Photograph via WVNRP/Facebook
An anonymous tip led West Virginia Natural Resource Police to a major poaching arrest during the first week of buck season. According to the West Virginia Metro News, officer Andrew Lyons received a call about a potentially dubious hunting camp in the Duncan Branch-Green Sulphur Springs area of Summers County. After conducting preliminary surveillance and discovering there was truth to the tip, Lyons called in officers Josh Lambert and Isiah Tuck, and together they watched the site for another day.
The following morning, the three officers drove to the camp to look for the hunters. They found no one—but discovered a pile of 18 untagged deer. Lyons then called in more officers, who managed to arrive before the five poachers returned from the field. “Most of the individuals were from out of state and out of the group only one had a hunting license and he had already killed four deer,” Woodrow Brogan, a captain with WVNRP, told Metro News. “One of the subjects from New Jersey had killed nine deer in two days and another subject from Pennsylvania had killed six deer in two days and neither one of them had a hunting license.”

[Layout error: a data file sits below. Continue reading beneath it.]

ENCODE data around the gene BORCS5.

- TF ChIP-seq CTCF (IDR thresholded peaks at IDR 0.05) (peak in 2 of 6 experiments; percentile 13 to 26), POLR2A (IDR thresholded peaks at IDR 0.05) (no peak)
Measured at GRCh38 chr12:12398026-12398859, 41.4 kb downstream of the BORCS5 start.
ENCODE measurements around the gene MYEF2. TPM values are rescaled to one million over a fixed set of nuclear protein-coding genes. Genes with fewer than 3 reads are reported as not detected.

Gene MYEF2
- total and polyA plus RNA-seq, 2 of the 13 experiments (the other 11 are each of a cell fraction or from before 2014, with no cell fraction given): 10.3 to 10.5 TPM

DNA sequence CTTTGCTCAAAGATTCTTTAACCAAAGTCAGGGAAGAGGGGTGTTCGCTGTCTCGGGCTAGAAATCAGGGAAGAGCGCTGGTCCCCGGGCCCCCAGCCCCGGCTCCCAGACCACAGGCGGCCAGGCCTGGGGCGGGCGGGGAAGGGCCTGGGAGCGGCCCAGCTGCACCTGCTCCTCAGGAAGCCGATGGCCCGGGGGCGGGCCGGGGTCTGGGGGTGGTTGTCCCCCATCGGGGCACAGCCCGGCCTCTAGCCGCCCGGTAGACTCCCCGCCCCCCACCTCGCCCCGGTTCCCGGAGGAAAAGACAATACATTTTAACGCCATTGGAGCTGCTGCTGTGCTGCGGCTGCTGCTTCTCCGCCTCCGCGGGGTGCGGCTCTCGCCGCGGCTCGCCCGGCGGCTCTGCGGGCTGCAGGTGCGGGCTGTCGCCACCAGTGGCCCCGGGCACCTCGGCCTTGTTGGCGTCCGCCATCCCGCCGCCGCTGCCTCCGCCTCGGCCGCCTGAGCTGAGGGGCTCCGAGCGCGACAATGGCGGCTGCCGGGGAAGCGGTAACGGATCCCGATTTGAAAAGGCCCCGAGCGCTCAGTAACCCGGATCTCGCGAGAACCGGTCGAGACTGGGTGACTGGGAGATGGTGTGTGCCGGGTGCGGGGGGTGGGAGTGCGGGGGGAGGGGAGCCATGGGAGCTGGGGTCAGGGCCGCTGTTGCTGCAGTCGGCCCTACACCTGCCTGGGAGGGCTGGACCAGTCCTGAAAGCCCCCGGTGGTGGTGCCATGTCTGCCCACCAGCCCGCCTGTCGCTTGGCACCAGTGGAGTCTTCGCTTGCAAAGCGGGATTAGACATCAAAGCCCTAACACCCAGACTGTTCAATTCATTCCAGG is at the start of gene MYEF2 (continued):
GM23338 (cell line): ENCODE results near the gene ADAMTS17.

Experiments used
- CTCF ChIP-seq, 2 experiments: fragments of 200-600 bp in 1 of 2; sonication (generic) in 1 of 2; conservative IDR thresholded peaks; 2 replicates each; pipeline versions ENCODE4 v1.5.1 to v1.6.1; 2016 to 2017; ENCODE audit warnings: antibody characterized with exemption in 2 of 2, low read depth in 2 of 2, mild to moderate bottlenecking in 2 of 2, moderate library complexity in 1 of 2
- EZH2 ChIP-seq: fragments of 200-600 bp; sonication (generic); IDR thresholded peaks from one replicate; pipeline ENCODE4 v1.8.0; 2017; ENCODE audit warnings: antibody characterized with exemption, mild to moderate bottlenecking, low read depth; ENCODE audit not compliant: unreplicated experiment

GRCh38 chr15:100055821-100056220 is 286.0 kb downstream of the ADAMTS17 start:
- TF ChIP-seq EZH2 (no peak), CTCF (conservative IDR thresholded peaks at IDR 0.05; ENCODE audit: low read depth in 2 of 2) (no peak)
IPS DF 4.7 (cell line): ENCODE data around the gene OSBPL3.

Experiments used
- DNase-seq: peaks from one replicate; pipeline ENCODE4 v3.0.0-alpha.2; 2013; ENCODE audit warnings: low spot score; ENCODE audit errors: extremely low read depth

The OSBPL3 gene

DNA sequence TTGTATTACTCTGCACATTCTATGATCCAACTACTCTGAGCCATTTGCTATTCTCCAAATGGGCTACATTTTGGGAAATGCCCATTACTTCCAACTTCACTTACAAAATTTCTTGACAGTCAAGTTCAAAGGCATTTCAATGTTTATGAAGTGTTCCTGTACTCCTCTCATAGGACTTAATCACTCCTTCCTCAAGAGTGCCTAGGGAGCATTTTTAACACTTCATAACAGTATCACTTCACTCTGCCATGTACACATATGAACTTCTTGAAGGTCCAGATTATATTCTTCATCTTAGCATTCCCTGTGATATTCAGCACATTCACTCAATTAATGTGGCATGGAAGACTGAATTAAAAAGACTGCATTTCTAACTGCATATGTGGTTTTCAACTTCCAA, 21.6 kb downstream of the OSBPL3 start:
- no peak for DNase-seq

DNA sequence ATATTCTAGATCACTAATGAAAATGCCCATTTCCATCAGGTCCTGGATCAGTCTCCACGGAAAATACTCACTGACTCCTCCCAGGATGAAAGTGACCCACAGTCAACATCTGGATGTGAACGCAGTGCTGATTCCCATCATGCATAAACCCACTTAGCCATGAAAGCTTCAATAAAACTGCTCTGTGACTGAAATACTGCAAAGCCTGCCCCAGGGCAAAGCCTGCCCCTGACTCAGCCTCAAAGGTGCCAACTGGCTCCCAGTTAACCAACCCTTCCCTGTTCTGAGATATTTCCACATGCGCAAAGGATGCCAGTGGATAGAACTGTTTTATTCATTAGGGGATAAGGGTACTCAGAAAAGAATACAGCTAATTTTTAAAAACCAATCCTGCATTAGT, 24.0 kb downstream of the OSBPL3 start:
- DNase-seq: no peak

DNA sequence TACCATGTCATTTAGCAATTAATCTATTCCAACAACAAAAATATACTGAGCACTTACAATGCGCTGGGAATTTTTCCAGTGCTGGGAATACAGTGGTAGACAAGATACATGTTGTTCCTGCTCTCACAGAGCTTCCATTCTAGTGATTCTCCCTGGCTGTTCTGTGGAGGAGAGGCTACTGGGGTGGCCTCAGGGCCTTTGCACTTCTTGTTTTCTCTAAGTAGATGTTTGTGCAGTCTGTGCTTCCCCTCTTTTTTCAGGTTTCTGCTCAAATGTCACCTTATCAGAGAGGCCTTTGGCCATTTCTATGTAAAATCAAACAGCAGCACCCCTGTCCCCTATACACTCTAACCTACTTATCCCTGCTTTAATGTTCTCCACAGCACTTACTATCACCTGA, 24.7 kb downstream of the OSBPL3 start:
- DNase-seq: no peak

The group had been road hunting by day and spotlighting by night, officials believe. The five poachers were charged with numerous violations, including hunting without licenses, exceeding bag limits, and failing to tag and check deer. Officer Lyons soon began calling needy families in the area to offer them a share of the 18 deer. Before long, word spread, and by 10:00 p.m. that evening, all 18 deer were claimed and gone.
The five poachers were fined upwards of $10,000. “In more than 20 years, this is the worst case I’ve seen, as far as that number of individuals in such a short period of time violate game laws to that degree,” said Brogan. “These subjects were actively hunting and planning on staying until the end of the week. Luckily officers Lyons, Lambert, and Tuck put a stop to that.” According to the WVNRP’s Facebook page, illegal camps such as this are a yearly issue in the state.